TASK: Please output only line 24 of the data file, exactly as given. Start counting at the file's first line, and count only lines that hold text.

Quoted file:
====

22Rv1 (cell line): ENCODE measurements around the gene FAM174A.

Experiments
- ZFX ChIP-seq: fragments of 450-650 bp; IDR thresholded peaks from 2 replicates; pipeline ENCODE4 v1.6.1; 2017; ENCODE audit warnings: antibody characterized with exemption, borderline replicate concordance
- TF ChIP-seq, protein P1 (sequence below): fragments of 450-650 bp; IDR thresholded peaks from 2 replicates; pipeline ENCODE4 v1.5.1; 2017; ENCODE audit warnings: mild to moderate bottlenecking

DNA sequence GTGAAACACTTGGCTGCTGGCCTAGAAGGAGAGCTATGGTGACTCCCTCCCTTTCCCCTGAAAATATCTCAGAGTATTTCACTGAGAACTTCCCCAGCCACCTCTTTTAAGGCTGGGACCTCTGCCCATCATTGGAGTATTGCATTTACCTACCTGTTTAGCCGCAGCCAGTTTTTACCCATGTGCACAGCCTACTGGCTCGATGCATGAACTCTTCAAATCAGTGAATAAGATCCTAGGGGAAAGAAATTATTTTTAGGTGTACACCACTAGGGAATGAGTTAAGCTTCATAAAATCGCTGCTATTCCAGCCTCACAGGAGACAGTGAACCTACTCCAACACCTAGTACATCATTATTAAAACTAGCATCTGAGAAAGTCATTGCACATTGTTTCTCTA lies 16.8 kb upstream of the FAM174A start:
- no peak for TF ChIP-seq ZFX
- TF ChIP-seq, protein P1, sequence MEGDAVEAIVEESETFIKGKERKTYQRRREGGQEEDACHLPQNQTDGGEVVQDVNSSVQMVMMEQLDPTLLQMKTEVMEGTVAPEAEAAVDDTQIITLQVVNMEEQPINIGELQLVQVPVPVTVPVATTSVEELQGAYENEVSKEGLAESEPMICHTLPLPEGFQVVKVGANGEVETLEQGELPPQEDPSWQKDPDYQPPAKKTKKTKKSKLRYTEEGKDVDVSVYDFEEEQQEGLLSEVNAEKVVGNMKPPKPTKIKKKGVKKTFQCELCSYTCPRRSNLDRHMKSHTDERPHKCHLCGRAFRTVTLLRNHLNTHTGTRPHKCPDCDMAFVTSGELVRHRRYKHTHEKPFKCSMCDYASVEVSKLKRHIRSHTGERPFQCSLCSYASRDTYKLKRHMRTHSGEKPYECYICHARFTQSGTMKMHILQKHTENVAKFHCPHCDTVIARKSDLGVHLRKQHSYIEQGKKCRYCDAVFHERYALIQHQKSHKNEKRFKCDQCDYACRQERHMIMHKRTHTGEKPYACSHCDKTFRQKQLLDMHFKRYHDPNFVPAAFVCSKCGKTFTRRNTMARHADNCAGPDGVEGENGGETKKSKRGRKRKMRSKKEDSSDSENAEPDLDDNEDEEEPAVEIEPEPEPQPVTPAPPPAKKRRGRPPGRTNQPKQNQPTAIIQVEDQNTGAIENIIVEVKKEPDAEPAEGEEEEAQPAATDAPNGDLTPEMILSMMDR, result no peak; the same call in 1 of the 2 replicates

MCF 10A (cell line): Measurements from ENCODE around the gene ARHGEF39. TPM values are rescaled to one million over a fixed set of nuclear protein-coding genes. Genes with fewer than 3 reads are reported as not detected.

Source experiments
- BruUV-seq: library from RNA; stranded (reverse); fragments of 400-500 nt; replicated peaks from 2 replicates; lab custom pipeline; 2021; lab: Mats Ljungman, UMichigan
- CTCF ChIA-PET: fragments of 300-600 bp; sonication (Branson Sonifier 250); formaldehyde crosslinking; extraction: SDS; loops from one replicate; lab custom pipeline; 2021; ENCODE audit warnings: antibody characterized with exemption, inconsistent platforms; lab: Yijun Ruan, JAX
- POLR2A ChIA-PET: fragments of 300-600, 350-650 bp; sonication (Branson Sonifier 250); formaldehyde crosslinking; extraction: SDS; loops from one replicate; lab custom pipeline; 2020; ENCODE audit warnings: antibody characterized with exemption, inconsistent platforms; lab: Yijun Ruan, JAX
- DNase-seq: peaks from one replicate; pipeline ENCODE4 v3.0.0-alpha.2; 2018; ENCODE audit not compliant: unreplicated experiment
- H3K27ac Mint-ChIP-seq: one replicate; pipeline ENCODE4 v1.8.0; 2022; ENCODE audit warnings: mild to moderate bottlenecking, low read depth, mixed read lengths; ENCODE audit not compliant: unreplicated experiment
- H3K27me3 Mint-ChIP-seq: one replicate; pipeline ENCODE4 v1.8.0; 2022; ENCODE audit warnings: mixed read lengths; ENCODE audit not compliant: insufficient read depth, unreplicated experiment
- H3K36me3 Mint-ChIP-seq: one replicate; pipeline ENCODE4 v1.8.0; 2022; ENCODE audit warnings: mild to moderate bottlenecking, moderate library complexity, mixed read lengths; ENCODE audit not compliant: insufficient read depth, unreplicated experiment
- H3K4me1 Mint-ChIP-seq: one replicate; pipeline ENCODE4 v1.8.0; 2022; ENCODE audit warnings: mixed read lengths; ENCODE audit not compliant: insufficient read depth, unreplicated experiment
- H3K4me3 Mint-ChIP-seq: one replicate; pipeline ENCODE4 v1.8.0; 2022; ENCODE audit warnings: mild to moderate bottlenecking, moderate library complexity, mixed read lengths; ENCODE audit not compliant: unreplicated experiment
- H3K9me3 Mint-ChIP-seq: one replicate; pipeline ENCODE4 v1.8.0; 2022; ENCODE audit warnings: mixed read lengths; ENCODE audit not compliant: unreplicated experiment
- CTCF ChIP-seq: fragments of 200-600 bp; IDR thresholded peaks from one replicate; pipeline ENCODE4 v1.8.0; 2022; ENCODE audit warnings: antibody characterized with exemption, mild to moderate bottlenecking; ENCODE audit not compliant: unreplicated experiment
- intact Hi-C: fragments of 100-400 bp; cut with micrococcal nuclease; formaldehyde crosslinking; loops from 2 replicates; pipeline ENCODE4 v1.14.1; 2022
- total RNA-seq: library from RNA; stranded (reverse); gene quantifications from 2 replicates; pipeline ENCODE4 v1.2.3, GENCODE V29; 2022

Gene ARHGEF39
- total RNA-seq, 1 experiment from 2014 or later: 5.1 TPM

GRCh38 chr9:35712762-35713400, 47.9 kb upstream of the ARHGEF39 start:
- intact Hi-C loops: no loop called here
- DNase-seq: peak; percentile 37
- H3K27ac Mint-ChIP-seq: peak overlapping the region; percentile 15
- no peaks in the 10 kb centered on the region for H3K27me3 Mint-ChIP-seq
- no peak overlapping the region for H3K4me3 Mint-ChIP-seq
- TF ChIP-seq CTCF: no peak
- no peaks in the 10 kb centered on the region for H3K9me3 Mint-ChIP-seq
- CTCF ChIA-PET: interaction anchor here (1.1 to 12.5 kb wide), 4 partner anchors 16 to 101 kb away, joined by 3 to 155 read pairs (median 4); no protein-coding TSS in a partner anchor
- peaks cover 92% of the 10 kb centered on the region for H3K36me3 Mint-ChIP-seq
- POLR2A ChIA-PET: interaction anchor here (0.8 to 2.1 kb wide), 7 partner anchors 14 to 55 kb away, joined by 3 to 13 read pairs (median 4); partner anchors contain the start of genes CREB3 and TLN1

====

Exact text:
- total RNA-seq, 1 experiment from 2014 or later: 5.1 TPM